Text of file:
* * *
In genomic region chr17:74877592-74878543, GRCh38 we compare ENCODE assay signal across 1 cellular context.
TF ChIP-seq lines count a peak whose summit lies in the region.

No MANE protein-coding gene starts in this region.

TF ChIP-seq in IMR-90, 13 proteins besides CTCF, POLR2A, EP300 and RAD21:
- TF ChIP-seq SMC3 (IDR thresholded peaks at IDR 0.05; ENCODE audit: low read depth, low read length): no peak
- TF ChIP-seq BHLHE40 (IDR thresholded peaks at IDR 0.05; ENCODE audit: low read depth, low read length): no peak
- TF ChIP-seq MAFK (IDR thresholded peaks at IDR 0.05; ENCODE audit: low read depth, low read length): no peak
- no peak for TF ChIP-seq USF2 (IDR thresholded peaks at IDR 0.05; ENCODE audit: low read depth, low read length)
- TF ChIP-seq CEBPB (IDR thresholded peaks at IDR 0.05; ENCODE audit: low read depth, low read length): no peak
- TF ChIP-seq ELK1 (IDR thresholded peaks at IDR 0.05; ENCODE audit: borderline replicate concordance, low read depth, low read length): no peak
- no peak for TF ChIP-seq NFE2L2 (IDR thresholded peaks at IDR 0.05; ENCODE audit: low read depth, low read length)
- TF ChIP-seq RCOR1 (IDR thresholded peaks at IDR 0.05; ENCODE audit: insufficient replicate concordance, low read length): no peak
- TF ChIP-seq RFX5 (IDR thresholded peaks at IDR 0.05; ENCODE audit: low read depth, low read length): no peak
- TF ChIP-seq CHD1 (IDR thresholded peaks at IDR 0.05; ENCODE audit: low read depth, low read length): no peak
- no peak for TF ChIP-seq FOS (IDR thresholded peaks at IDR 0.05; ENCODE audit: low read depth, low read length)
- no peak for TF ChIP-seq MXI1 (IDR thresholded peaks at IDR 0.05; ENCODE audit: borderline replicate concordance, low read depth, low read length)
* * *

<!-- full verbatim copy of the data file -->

In genomic region chr17:74877592-74878543, GRCh38 we compare ENCODE assay signal across 1 cellular context.
TF ChIP-seq lines count a peak whose summit lies in the region.

No MANE protein-coding gene starts in this region.

TF ChIP-seq in IMR-90, 13 proteins besides CTCF, POLR2A, EP300 and RAD21:
- TF ChIP-seq SMC3 (IDR thresholded peaks at IDR 0.05; ENCODE audit: low read depth, low read length): no peak
- TF ChIP-seq BHLHE40 (IDR thresholded peaks at IDR 0.05; ENCODE audit: low read depth, low read length): no peak
- TF ChIP-seq MAFK (IDR thresholded peaks at IDR 0.05; ENCODE audit: low read depth, low read length): no peak
- no peak for TF ChIP-seq USF2 (IDR thresholded peaks at IDR 0.05; ENCODE audit: low read depth, low read length)
- TF ChIP-seq CEBPB (IDR thresholded peaks at IDR 0.05; ENCODE audit: low read depth, low read length): no peak
- TF ChIP-seq ELK1 (IDR thresholded peaks at IDR 0.05; ENCODE audit: borderline replicate concordance, low read depth, low read length): no peak
- no peak for TF ChIP-seq NFE2L2 (IDR thresholded peaks at IDR 0.05; ENCODE audit: low read depth, low read length)
- TF ChIP-seq RCOR1 (IDR thresholded peaks at IDR 0.05; ENCODE audit: insufficient replicate concordance, low read length): no peak
- TF ChIP-seq RFX5 (IDR thresholded peaks at IDR 0.05; ENCODE audit: low read depth, low read length): no peak
- TF ChIP-seq CHD1 (IDR thresholded peaks at IDR 0.05; ENCODE audit: low read depth, low read length): no peak
- no peak for TF ChIP-seq FOS (IDR thresholded peaks at IDR 0.05; ENCODE audit: low read depth, low read length)
- no peak for TF ChIP-seq MXI1 (IDR thresholded peaks at IDR 0.05; ENCODE audit: borderline replicate concordance, low read depth, low read length)